Shared success stories

Closer to home, the UK now has 10,000 self-employed Shared Lives carers, all carefully approved following rigorous recruitment and training by one of the UK’s 150 regulated local schemes that the Care Quality Commission rates as better and safer than all other forms of regulated care.

14,000 adults have either moved in with a Shared Lives carer they have chosen and who has chosen to work with them, or visit their Shared Lives carer regularly for short breaks or day support. Harold, who has dementia, has overnight stays with Karen, in what feels like a family visit, in contrast to the overnight care home stays that Harold’s daughter Lynne had been offered previously as breaks, and which she and Harold found too disruptive and stressful to use.

Graham’s complex history of mental ill health, substance misuse and homelessness, combined with his mild learning disability, has for decades challenged traditional support services, often offered along narrow condition label lines. He now lives with Shared Lives carer Doreen, who was matched with Graham because they both love gardens and gardening. Graham lives with Doreen and her husband in a house that, after several years together, now feels like the family home and secure base he was always lacking. Matching is at the heart of Shared Lives – participants get to know each other before deciding whether a match will be right for them.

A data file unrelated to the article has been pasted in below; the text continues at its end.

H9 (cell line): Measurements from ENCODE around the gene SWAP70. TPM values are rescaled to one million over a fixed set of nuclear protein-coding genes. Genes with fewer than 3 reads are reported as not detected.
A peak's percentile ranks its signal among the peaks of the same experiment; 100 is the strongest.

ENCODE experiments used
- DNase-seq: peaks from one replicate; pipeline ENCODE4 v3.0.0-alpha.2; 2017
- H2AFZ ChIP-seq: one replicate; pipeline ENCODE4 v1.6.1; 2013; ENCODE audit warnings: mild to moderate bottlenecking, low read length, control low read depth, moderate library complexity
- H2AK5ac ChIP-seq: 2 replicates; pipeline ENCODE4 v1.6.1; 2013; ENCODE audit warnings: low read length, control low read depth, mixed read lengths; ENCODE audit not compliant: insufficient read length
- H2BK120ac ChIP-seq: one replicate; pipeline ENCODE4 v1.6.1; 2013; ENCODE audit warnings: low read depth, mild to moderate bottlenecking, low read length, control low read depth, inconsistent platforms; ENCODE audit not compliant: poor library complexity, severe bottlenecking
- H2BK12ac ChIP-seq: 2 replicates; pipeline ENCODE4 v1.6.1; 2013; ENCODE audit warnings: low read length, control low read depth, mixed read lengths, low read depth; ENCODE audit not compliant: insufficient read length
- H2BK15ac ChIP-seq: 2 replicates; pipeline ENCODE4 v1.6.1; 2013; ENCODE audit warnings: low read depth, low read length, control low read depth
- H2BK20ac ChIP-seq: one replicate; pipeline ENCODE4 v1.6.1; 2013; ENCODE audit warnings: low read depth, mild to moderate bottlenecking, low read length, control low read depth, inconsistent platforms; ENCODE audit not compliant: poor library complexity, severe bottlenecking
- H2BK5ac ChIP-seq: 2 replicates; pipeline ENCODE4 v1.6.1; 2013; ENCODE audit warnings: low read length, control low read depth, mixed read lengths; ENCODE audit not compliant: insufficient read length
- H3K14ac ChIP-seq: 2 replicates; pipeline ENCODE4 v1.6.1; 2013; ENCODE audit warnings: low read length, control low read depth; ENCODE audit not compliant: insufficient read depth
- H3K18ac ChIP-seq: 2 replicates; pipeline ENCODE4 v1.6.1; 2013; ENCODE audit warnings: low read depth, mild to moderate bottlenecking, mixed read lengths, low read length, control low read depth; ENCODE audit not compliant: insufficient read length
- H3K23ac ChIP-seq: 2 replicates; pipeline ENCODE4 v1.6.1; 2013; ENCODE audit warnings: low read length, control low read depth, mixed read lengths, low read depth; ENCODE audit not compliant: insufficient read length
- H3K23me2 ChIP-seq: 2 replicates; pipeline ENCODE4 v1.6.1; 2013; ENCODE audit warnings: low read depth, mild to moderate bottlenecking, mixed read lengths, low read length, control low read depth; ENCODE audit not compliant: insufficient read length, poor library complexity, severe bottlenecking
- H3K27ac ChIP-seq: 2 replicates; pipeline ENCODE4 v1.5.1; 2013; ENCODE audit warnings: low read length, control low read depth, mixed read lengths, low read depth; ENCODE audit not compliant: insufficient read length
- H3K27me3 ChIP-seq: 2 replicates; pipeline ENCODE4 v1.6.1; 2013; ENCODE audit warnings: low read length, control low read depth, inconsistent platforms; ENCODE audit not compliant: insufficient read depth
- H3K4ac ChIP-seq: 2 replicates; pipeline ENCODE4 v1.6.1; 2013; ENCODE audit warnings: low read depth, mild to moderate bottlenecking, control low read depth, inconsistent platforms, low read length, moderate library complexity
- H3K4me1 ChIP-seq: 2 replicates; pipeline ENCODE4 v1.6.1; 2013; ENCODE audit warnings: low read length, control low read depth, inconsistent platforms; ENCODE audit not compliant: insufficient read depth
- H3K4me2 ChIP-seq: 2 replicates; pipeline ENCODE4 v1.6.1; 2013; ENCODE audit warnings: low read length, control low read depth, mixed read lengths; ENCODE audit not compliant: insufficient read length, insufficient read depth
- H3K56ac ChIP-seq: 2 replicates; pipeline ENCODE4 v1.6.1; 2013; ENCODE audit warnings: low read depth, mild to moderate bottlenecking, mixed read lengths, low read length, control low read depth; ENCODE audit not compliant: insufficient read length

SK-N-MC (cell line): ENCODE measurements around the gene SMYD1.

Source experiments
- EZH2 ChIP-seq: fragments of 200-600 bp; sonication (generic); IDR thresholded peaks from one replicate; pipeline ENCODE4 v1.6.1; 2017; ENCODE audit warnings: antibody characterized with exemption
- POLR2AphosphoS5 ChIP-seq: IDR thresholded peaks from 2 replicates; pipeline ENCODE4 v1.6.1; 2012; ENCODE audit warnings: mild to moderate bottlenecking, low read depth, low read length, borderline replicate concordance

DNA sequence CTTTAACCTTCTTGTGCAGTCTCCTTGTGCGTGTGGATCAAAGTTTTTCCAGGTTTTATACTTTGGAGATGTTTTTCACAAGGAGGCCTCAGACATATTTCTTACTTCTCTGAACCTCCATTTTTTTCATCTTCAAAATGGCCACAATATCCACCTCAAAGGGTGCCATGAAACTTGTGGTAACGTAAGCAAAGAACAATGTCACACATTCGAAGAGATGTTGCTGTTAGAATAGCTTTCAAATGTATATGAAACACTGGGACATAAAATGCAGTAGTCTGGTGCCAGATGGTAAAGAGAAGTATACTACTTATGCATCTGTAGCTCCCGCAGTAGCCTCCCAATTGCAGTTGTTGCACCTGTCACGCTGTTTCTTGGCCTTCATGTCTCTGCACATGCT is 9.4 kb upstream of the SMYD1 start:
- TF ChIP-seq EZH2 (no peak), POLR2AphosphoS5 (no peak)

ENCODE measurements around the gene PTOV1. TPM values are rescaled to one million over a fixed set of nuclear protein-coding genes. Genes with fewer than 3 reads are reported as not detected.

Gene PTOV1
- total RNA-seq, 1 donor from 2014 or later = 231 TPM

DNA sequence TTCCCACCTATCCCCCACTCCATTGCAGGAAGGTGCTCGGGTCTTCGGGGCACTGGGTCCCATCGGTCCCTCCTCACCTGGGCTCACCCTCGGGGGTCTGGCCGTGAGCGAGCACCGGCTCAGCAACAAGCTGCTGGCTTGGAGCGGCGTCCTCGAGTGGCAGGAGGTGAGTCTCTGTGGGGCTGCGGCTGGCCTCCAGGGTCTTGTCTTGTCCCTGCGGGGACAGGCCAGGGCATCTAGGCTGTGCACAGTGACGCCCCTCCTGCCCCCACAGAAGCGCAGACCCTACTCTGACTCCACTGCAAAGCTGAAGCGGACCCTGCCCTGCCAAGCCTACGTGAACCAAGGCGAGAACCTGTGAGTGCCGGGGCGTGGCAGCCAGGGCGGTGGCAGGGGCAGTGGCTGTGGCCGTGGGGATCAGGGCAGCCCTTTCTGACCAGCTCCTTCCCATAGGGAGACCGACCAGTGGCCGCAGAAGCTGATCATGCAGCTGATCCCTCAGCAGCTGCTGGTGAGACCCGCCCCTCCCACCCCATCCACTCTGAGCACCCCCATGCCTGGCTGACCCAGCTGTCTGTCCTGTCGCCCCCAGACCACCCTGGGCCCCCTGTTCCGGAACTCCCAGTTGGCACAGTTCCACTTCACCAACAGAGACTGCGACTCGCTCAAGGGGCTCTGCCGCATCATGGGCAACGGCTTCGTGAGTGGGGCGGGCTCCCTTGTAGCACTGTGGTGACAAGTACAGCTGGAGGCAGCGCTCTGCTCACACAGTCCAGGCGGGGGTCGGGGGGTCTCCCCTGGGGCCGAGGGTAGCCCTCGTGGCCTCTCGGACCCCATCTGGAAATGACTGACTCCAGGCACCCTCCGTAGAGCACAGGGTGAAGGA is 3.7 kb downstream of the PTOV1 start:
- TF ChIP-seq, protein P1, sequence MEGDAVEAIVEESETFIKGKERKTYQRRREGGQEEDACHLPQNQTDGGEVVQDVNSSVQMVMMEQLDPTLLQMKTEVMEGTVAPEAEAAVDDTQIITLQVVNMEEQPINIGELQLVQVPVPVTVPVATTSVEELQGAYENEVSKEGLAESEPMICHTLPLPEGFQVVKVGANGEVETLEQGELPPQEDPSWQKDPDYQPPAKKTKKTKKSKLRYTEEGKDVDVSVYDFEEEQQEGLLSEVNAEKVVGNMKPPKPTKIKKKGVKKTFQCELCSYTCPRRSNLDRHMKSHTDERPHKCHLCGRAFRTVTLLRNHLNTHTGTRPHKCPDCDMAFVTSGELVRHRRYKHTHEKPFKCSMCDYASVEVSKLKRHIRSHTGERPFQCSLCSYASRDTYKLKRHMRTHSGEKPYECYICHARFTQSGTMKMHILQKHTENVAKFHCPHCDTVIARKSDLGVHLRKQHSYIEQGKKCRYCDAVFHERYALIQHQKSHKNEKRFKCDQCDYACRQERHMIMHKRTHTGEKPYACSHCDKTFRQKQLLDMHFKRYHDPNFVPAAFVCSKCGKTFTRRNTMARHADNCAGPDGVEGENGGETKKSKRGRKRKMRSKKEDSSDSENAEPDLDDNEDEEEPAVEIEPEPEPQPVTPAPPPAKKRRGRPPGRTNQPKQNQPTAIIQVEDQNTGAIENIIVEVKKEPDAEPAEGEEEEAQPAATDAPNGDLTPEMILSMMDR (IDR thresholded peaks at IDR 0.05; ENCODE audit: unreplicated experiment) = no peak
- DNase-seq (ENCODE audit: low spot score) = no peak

NHS England has invested £1.75 million in bringing Shared Lives from social care into integrated health care. Seven CCGs are using Shared Lives to get people out of hospital, such as those recovering from stroke or brain injury, particularly where their additional social or housing needs might have challenged traditional community-based support.

It won’t just happen

The health-giving effect of living in an ordinary family home rather than a service is easy to see. Nearly everyone using Shared Lives reports making friends, for instance, and most talk about learning or re-learning independent living skills and feeling valued by their Shared Lives household.

NHS professionals and managers understand that, but we have learned that you cannot simply place a community-based model like Shared Lives into a medicalised system and expect it to be valued and used. Local leaders have to be willing to develop new care and referral pathways and to ‘sell’ the new approach to an often stressed workforce.

If we reframe the integration challenge as being for every kind of long-term health or care support to integrate itself with people’s lives, we will be able to unlock the compassion, creativity and desire for independence that we all have, but which is too often ignored when people are placed in the role of patient. That would be a genuinely new take on integration, which might just have a chance of success. 

Alex Fox OBE is chief executive of Shared Lives Plus.

Please note that views expressed in guest blogs on our website are the authors' own and do not necessarily reflect the views of the Nuffield Trust.